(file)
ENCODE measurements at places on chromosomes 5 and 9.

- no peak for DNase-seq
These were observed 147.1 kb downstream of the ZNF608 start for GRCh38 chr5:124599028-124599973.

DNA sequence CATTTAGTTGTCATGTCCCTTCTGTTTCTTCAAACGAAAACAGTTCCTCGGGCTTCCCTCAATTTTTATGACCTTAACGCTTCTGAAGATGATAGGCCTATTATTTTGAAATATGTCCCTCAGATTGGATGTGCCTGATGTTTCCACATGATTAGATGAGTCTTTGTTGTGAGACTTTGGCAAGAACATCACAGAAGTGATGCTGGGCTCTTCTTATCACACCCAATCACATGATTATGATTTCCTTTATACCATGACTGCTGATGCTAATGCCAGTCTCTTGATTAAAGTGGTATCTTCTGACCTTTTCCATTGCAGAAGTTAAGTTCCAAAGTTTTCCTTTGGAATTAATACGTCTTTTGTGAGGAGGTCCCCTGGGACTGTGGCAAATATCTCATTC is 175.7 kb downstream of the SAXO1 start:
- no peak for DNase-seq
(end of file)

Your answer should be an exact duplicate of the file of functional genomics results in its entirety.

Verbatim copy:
ENCODE measurements at places on chromosomes 5 and 9.

- no peak for DNase-seq
These were observed 147.1 kb downstream of the ZNF608 start for GRCh38 chr5:124599028-124599973.

DNA sequence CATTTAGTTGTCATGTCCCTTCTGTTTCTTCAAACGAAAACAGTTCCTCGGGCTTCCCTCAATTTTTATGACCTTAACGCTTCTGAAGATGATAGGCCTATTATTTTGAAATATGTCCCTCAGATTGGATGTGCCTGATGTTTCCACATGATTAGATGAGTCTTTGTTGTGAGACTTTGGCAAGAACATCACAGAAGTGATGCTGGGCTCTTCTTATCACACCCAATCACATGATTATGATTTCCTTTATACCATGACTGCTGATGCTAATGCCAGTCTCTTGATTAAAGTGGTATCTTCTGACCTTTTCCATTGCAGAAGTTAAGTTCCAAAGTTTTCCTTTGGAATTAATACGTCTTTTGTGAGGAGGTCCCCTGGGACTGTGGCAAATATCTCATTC is 175.7 kb downstream of the SAXO1 start:
- no peak for DNase-seq